Looking to get into catfishing? In this article, we will cover how you can find the best catfish rod and reel setup to help get started and catch your next monster!
Fishing has always been a big part of life for my family and I. I still have a picture of a three-year-old me holding up a giant largemouth with my grandfather. I was hooked at a young age and spent lots of my free time fishing. At home we would take the fly rod to the neighborhood lake or ride our bikes to the creek with my cane pole to fish off the bridge for sunfish.
I started spending my summers on my grandfather’s hog farm in Southern Missouri. Any free time we had was spent fishing. We would either fish for bass on the farm ponds or fish for trout in the spring fed stretch of the Eleven Point River. I felt like I had a fisherman’s childhood, and yet I never really fished for catfish.
I will never forget the day I was truly introduced to catfish. I was in my early 20’s and had made friends with a sales rep working for me. He invited me out to a stocked lake that belonged to a friend of his. He pulled out treble hooks and chicken livers for bait. I looked at him funny but followed his lead anyways. He was using a much sturdier setup than my normal rod and reel.
He made his first cast and got a strike in the first minute. He reeled in a good-sized catfish and threw his line out again. Just then, I got a strike myself. I was able to struggle and bring in the stubborn catfish, but it was not easy. I felt like I had to be careful to prevent my rod or line from snapping. For the rest of the afternoon, we caught fish after fish on just about every cast. It was loads of fun, but I realized I did not have the right gear for the job.
Over the years I continued to target catfish using my same old gear until I saw a deal on an Ugly Stik setup. I snatched it up and took it out on the next free day I had. The difference was immediately noticeable. Every aspect of this rod and reel was thicker and tougher. I had no concerns about bringing in catfish aggressively without breaking anything. I have continued to use that rig since.
Points of Focus
When you are considering different rod and reel combinations for catfish, you must be selective. You need to have gear that can handle the size and nature of catfish. You will notice that most catfish are fairly aggressive when they fight. They don’t jump and flail like a bass does, but they fight just as hard. They also can grow to be quite large. Depending on where you fish, you could easily bring in a 20 or 30 pound catfish. A standard rod and reel setup cannot handle that kind of weight or fight. As you look at all of the different features of rods and reels, remember that everything should be built to handle both small and large catfish.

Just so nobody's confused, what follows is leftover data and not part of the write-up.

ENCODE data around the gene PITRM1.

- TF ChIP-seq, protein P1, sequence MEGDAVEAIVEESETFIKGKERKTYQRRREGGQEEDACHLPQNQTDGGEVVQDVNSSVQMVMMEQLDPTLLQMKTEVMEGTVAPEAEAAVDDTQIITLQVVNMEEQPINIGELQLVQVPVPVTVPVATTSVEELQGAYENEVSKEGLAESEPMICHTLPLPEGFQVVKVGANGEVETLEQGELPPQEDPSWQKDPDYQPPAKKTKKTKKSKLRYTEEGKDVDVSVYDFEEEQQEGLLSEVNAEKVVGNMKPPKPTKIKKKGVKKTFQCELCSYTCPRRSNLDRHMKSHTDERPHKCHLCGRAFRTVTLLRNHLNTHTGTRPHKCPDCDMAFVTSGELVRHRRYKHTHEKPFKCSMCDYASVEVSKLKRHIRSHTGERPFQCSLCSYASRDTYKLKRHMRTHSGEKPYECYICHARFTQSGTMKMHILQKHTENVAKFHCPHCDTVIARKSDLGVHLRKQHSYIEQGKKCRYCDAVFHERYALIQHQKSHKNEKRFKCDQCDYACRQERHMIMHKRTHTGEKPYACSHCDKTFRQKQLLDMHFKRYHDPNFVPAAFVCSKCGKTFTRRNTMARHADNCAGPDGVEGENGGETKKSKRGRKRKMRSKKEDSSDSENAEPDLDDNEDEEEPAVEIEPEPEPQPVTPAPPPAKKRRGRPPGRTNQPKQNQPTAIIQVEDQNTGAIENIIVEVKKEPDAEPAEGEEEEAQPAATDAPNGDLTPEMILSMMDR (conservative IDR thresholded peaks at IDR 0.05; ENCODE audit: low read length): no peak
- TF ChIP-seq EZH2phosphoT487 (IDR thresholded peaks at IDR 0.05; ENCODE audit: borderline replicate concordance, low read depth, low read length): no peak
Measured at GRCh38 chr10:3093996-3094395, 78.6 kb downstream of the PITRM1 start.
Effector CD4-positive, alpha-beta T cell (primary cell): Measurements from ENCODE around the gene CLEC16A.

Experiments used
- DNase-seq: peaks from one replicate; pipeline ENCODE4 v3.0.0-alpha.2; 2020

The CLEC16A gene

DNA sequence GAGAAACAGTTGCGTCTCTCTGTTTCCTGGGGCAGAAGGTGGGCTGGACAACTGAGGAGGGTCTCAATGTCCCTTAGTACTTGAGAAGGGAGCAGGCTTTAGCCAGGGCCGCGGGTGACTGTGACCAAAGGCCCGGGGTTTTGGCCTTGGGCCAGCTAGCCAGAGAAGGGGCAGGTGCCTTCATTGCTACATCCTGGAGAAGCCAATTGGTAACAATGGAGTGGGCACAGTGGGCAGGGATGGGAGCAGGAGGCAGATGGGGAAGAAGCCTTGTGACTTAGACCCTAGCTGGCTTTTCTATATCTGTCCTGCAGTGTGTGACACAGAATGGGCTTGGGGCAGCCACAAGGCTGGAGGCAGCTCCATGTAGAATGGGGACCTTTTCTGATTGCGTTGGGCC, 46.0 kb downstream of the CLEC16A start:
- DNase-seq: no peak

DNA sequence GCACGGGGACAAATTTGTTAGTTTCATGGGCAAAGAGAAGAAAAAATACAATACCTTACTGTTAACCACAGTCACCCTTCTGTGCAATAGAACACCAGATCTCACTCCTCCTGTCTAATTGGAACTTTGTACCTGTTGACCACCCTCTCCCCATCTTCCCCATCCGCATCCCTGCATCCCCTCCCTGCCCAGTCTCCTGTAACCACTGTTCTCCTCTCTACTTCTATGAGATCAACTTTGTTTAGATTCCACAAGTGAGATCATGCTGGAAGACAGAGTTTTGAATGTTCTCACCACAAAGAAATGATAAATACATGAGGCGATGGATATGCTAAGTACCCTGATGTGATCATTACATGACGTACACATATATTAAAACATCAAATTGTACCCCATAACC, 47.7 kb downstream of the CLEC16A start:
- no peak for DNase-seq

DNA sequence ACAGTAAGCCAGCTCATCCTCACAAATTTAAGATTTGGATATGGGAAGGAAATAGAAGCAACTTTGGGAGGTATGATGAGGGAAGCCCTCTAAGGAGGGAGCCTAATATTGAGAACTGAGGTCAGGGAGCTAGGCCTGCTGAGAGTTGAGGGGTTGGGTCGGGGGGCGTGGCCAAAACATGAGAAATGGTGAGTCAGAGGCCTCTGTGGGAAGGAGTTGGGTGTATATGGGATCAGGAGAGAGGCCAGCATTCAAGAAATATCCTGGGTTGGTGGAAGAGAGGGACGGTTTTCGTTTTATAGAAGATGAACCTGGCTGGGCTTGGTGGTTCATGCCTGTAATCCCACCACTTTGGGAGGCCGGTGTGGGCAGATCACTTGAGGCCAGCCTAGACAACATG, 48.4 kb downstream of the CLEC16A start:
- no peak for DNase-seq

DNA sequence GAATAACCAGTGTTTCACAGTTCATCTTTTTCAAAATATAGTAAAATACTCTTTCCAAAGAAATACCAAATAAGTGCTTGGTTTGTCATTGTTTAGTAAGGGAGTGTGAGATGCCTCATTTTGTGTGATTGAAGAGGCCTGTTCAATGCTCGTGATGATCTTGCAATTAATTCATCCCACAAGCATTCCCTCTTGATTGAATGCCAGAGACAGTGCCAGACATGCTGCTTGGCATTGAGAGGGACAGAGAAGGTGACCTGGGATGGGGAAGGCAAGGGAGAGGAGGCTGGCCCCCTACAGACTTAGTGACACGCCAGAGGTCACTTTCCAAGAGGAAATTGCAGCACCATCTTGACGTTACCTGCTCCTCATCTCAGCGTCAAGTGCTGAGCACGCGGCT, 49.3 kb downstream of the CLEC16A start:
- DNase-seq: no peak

Best Catfish Rod
You will immediately notice that most rods built for catfish are longer and thicker than other fishing rods. This is specifically to give you distance in your cast, flexibility for a fighting fish, and strength to handle the weight. You do have some choices though. You should not just automatically go for the largest rod you can find.
Remember that in large rivers and lakes where you might catch a 30-pound monster, you also might catch a five pounder that is still worth keeping. The biggest rod available would do well with the large fish but would be overkill for the small one. You often sacrifice rod sensitivity when you go with a bigger rod, so it is not as easy to tell when you have a bite.
You need to carefully consider the sizes of the smallest and largest fish you will be targeting. Then find a balance so you can easily handle both ends of the spectrum. For most people you want something middle of the road for catfish rod size. You should also consider where you will be fishing. Longer rods are more difficult to carry through brush and tall grasses. They can also snag on overhead branches easier. If you plan to fish in some of these areas, you may want to go with a shorter rod.
Best Catfish Reel
When you are dealing with large and aggressive fish like catfish, you need to consider both the rod and the reel. There are lots of different options for reels, but the one I see most often for catfish is the spinning reel. These are usually used when you are going after small to mid-sized catfish. They are incredibly efficient and rarely have mechanical issues because of the simple design. They also tend to last longer because they have fewer moving parts.
You will also see anglers using baitcast reels for catfish. This is because catfish can get so large. If you are fishing in a river that has channel cats, blue cats, and steelhead cats you really don’t know what sized fish is going to bite. You might cast in shallow water and bring in a three-pound fish. Then you cast into a deep channel and bring in a 50-pound monster. You just don’t know what you are going to get. In that case, baitcast reels are better. They can handle the extra weight because of the alignment of the reel with a perpendicular axle. If you have a strong line and a strong rod, a baitcast reel should handle the rest.
When dealing with catfish, every aspect of your setup needs to be tough. The good news is that most rods and reels designed for catfish are made with tough materials. They rarely break or corrode over time. You will see most rods made with graphite or composite. The reels are typically made with steel, aircraft aluminum, and strong plastics.
However, even if all of your options will last you want to go with the one that will last the longest and perform the best. Be sure you do your research on each piece of your setup. Reviews from other customers will often tell the story of how well the product is made.